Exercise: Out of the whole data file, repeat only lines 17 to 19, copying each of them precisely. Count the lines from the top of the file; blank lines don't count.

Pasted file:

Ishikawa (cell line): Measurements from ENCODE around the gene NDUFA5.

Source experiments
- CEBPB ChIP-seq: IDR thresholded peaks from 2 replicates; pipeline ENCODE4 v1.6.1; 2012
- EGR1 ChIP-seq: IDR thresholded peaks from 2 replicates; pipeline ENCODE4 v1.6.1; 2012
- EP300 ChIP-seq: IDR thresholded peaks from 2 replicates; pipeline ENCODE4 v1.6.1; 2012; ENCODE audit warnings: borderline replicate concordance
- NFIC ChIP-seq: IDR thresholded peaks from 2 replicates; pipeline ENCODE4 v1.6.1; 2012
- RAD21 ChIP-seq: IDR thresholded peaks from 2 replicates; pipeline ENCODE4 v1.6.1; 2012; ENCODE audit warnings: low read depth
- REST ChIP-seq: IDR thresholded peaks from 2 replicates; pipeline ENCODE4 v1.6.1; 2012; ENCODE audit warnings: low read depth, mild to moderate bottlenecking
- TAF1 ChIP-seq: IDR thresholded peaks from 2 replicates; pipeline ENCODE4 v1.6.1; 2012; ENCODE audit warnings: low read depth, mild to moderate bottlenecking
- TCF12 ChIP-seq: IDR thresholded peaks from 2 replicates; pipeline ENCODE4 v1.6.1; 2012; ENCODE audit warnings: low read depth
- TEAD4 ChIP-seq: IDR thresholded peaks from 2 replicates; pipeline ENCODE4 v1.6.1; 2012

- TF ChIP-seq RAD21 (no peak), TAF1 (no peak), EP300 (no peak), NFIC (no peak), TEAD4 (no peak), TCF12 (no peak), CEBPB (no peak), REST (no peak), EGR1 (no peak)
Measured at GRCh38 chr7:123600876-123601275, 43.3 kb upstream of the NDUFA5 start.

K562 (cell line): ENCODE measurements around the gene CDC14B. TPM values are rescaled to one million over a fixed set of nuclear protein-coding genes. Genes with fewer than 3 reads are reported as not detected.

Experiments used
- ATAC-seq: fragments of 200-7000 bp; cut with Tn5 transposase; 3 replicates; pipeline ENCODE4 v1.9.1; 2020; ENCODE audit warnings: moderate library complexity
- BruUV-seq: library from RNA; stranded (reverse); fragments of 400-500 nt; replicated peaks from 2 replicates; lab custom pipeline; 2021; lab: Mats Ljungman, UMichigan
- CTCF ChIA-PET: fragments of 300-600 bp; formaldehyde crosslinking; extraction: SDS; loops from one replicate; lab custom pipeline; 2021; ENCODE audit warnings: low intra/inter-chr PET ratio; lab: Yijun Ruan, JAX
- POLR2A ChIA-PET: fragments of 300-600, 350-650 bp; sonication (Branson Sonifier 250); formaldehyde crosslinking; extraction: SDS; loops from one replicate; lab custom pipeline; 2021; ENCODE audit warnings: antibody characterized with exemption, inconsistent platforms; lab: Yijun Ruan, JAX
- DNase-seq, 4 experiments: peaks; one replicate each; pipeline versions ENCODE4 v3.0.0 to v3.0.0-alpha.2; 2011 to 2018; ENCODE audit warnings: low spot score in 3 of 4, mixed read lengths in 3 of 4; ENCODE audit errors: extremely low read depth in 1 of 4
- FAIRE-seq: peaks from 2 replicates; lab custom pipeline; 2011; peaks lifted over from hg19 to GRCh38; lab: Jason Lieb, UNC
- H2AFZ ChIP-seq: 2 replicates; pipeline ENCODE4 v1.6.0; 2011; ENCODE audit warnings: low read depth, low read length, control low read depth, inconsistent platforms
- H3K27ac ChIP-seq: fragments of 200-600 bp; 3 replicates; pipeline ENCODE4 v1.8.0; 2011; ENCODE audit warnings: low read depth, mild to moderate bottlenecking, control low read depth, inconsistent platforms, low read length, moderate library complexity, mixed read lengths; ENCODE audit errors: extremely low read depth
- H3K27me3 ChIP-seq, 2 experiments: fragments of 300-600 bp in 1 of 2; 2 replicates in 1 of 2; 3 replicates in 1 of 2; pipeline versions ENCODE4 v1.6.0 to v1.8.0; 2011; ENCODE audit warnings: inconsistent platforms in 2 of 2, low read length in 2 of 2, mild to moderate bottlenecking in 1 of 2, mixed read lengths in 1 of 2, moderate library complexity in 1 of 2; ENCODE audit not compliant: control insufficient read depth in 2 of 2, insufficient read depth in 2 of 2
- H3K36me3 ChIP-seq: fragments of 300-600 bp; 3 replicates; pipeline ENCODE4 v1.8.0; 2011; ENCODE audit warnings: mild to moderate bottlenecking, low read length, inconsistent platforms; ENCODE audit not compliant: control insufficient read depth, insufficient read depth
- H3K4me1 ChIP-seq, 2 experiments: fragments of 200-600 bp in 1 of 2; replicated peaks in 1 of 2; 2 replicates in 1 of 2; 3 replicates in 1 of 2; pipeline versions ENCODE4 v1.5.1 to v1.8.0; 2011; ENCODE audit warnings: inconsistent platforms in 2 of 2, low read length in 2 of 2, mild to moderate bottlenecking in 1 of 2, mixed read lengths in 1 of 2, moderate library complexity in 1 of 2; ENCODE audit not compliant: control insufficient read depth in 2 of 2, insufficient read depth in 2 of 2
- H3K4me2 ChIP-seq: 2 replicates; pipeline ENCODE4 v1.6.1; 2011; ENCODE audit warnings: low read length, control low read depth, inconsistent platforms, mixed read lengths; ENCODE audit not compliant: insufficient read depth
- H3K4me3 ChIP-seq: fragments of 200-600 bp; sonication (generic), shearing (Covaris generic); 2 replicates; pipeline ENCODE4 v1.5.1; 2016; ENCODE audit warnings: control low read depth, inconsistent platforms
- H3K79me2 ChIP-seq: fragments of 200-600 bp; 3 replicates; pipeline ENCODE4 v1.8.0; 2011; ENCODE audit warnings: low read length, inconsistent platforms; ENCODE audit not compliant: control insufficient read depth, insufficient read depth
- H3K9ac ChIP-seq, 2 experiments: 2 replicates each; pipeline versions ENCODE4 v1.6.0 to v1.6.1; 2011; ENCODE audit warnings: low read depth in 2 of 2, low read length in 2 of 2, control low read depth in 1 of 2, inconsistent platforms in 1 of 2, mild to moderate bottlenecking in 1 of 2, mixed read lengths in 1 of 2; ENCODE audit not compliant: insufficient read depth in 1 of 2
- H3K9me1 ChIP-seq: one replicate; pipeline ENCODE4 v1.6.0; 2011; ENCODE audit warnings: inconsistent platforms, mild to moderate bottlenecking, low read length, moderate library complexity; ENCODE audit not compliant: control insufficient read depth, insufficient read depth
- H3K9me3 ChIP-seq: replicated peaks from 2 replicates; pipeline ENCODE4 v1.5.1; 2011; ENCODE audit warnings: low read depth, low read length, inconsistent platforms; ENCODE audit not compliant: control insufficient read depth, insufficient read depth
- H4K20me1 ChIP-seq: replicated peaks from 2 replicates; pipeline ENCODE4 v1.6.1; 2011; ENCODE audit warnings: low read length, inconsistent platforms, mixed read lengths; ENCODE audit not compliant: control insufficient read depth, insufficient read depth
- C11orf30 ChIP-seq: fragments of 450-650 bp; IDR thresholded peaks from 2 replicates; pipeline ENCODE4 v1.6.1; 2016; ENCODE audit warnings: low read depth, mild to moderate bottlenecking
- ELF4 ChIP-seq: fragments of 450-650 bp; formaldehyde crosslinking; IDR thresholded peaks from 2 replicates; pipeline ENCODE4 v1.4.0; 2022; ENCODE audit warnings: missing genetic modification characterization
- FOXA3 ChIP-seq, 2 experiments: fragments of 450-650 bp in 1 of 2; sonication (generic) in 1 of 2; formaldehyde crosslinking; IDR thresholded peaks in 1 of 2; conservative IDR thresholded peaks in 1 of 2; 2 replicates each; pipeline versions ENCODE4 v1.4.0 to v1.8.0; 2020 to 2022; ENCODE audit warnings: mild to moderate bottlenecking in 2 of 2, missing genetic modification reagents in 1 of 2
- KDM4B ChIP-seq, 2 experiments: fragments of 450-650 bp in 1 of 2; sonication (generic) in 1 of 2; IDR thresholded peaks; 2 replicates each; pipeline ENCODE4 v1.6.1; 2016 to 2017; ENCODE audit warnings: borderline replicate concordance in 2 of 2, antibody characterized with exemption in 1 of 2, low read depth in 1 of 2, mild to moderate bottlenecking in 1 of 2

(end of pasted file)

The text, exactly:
- BruUV-seq: library from RNA; stranded (reverse); fragments of 400-500 nt; replicated peaks from 2 replicates; lab custom pipeline; 2021; lab: Mats Ljungman, UMichigan
- CTCF ChIA-PET: fragments of 300-600 bp; formaldehyde crosslinking; extraction: SDS; loops from one replicate; lab custom pipeline; 2021; ENCODE audit warnings: low intra/inter-chr PET ratio; lab: Yijun Ruan, JAX
- POLR2A ChIA-PET: fragments of 300-600, 350-650 bp; sonication (Branson Sonifier 250); formaldehyde crosslinking; extraction: SDS; loops from one replicate; lab custom pipeline; 2021; ENCODE audit warnings: antibody characterized with exemption, inconsistent platforms; lab: Yijun Ruan, JAX